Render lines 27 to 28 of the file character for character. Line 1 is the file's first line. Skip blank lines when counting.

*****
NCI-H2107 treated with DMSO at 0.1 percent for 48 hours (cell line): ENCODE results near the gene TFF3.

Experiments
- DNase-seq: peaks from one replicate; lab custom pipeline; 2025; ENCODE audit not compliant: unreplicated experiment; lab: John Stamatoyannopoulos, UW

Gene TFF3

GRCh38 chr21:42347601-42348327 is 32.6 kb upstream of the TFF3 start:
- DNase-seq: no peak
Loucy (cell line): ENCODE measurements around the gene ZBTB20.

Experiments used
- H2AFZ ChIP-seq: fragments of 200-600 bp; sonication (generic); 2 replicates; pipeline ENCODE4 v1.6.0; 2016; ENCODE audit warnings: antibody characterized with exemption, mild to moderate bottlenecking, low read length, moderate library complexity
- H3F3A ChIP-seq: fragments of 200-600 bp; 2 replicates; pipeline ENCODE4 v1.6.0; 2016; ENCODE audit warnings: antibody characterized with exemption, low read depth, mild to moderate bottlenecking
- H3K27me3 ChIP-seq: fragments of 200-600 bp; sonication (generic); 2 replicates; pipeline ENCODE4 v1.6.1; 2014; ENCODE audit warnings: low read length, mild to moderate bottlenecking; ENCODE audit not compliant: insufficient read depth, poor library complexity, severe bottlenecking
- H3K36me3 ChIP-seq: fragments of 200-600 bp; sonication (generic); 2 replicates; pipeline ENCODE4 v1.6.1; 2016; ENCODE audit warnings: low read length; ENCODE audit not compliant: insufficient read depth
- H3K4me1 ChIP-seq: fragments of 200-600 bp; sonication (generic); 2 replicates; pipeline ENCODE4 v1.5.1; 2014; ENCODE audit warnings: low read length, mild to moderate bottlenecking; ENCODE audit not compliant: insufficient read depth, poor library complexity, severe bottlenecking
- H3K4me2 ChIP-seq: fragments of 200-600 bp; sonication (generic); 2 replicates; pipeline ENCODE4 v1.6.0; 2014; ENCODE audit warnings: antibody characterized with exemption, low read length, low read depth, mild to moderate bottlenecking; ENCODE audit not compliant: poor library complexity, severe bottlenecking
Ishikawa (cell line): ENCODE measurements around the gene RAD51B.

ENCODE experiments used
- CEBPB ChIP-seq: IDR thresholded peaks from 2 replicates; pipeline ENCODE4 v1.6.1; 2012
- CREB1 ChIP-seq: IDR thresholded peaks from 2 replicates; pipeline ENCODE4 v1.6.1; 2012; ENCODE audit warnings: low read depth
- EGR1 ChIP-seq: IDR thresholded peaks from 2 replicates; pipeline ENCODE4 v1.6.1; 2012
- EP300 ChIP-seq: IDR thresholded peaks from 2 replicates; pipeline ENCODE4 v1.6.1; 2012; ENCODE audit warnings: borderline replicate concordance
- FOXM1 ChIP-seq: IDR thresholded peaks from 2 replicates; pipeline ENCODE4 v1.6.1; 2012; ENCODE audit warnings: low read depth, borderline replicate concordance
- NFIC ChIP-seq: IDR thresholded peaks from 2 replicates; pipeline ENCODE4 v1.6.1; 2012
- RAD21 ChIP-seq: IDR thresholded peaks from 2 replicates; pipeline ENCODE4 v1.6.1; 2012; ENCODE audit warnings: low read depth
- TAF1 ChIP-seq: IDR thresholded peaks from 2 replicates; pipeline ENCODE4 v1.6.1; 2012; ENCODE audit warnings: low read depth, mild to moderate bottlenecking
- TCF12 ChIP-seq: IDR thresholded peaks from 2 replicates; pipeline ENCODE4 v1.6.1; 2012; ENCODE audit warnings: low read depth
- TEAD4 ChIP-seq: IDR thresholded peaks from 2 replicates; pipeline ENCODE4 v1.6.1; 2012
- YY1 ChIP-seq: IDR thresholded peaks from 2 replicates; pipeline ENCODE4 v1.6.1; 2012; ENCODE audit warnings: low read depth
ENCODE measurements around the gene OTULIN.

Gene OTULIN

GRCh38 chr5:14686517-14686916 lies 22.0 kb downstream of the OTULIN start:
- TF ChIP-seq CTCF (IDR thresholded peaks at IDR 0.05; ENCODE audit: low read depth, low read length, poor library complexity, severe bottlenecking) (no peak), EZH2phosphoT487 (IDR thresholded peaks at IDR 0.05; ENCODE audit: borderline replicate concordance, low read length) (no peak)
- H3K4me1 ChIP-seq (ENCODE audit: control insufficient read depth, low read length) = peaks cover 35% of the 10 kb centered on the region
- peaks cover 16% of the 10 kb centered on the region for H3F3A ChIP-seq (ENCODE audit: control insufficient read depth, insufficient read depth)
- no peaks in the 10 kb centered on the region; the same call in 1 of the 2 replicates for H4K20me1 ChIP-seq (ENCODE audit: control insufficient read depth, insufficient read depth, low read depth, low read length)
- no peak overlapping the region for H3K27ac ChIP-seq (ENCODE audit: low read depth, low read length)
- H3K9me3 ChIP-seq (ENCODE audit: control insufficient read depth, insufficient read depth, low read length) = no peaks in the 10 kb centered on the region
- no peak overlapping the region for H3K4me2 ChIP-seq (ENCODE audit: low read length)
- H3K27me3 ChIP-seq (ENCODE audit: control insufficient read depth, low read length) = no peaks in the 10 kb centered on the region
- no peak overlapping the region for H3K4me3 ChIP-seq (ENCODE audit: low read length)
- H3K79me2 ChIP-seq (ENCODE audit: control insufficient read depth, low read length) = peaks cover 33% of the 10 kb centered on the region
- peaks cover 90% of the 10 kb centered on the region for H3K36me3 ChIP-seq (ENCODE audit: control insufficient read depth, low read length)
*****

- YY1 ChIP-seq: IDR thresholded peaks from 2 replicates; pipeline ENCODE4 v1.6.1; 2012; ENCODE audit warnings: low read depth
ENCODE measurements around the gene OTULIN.